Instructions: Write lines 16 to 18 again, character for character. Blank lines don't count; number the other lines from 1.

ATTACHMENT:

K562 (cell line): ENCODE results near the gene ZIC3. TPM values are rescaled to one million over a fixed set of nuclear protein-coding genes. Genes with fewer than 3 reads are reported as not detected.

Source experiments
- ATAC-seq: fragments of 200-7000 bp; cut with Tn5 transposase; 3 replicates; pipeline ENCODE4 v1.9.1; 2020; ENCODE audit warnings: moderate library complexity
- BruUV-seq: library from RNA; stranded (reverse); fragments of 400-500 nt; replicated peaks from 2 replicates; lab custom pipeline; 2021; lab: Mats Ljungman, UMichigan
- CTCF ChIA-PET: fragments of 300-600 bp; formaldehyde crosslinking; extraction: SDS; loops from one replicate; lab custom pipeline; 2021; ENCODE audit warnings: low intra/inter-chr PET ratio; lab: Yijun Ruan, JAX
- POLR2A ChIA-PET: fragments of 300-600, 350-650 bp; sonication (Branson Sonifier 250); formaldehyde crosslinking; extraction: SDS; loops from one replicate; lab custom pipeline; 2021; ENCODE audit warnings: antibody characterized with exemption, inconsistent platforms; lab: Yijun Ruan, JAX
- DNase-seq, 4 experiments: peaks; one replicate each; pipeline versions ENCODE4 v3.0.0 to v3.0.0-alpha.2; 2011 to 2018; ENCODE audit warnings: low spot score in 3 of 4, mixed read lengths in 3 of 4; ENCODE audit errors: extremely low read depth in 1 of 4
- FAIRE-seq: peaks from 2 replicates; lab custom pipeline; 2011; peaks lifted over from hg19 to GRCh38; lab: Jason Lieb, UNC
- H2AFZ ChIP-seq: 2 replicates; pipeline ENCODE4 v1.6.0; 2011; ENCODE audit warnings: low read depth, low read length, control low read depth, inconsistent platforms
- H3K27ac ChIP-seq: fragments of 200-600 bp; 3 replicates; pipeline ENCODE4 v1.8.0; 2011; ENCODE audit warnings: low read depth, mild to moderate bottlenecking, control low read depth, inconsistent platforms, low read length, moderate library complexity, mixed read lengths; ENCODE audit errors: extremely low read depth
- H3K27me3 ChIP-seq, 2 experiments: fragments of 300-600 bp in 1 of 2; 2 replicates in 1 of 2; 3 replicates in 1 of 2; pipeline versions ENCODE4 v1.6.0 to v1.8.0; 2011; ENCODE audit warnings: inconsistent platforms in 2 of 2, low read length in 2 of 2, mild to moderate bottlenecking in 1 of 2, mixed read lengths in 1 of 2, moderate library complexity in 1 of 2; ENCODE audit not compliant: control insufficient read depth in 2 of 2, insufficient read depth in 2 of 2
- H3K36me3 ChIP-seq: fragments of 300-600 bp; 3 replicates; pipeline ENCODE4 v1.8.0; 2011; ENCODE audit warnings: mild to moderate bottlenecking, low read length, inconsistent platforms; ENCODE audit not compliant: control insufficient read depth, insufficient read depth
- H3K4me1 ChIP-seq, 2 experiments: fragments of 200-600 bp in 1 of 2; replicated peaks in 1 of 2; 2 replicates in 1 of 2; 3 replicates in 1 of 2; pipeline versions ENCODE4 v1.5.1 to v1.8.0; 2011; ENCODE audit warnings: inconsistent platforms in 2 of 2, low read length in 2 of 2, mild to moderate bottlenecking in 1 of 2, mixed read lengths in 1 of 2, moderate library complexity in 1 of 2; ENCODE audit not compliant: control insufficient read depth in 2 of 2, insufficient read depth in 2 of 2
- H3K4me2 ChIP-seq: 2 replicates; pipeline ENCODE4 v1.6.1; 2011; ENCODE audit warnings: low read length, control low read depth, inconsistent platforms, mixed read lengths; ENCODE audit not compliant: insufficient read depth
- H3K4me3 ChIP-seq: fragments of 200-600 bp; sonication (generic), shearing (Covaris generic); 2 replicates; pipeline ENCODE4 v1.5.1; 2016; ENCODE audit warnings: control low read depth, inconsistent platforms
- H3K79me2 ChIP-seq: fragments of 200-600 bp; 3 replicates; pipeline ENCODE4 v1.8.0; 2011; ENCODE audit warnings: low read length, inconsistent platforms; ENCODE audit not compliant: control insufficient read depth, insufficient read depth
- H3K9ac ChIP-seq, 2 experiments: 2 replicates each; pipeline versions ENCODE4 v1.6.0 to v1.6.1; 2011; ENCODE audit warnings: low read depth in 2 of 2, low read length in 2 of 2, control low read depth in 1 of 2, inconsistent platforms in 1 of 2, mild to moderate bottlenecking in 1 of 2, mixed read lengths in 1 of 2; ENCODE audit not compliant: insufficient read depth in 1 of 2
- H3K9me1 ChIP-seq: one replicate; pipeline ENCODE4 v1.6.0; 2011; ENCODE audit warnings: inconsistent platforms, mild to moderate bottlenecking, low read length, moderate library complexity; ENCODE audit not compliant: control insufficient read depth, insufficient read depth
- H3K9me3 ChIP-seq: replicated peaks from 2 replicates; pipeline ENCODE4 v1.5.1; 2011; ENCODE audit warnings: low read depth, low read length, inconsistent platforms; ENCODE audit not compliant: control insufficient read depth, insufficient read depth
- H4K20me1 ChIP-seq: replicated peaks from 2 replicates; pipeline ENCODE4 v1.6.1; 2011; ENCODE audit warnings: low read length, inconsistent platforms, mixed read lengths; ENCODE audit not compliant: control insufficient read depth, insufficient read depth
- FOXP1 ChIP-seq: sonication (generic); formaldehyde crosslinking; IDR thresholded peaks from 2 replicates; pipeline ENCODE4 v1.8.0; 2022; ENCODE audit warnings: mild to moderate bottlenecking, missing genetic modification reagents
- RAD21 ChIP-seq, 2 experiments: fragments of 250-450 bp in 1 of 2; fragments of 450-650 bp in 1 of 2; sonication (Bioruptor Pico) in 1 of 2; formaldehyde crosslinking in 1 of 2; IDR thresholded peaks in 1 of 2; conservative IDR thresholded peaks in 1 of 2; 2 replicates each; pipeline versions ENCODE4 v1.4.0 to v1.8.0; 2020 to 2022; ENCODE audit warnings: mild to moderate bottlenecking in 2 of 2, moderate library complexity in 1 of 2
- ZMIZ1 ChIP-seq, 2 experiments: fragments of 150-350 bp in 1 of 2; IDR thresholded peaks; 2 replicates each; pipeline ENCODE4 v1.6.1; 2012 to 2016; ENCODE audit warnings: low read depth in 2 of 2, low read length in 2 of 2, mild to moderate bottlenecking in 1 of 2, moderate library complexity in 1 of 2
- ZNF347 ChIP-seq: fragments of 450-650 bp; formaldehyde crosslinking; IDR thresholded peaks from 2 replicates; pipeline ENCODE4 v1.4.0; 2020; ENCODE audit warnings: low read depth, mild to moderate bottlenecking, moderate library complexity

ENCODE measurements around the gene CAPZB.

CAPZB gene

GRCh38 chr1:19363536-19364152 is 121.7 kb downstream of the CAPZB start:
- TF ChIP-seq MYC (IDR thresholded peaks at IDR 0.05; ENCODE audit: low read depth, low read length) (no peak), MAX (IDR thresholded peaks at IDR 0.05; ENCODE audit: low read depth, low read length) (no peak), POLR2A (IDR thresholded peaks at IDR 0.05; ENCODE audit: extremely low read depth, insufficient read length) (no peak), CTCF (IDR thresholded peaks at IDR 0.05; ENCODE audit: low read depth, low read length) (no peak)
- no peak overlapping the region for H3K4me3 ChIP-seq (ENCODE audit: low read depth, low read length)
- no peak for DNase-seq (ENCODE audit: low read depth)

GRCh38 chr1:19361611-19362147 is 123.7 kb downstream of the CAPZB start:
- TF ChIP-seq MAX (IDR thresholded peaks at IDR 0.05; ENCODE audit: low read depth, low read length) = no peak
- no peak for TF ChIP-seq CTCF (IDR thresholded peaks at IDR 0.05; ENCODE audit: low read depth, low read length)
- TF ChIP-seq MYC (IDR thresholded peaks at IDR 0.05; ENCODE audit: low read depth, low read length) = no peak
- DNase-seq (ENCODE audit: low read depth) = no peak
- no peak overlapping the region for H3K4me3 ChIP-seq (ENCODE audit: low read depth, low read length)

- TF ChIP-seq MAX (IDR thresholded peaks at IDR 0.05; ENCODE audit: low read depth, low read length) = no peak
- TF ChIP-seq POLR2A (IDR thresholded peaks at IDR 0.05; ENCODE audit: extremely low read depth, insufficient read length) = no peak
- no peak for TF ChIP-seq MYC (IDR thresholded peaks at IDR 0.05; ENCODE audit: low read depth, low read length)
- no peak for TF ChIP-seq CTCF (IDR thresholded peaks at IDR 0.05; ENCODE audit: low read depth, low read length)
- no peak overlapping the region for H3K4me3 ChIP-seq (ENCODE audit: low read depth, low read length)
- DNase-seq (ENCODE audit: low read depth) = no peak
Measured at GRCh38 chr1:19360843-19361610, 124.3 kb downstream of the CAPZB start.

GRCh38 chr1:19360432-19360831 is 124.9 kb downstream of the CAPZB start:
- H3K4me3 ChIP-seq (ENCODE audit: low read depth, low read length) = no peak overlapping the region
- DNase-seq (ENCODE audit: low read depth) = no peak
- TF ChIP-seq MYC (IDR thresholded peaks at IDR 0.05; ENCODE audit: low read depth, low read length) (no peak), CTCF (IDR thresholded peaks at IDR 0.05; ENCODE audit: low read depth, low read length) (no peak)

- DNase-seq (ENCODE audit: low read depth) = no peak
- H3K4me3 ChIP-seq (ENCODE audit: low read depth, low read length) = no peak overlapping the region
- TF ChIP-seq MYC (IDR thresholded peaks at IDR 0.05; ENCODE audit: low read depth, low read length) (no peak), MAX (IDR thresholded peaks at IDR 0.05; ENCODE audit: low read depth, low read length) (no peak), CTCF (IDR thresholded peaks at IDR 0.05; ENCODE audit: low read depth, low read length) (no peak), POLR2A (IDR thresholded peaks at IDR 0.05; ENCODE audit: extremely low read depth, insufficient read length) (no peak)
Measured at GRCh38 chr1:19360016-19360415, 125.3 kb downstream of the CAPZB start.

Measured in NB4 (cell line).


- H3K79me2 ChIP-seq: fragments of 200-600 bp; 3 replicates; pipeline ENCODE4 v1.8.0; 2011; ENCODE audit warnings: low read length, inconsistent platforms; ENCODE audit not compliant: control insufficient read depth, insufficient read depth
- H3K9ac ChIP-seq, 2 experiments: 2 replicates each; pipeline versions ENCODE4 v1.6.0 to v1.6.1; 2011; ENCODE audit warnings: low read depth in 2 of 2, low read length in 2 of 2, control low read depth in 1 of 2, inconsistent platforms in 1 of 2, mild to moderate bottlenecking in 1 of 2, mixed read lengths in 1 of 2; ENCODE audit not compliant: insufficient read depth in 1 of 2
- H3K9me1 ChIP-seq: one replicate; pipeline ENCODE4 v1.6.0; 2011; ENCODE audit warnings: inconsistent platforms, mild to moderate bottlenecking, low read length, moderate library complexity; ENCODE audit not compliant: control insufficient read depth, insufficient read depth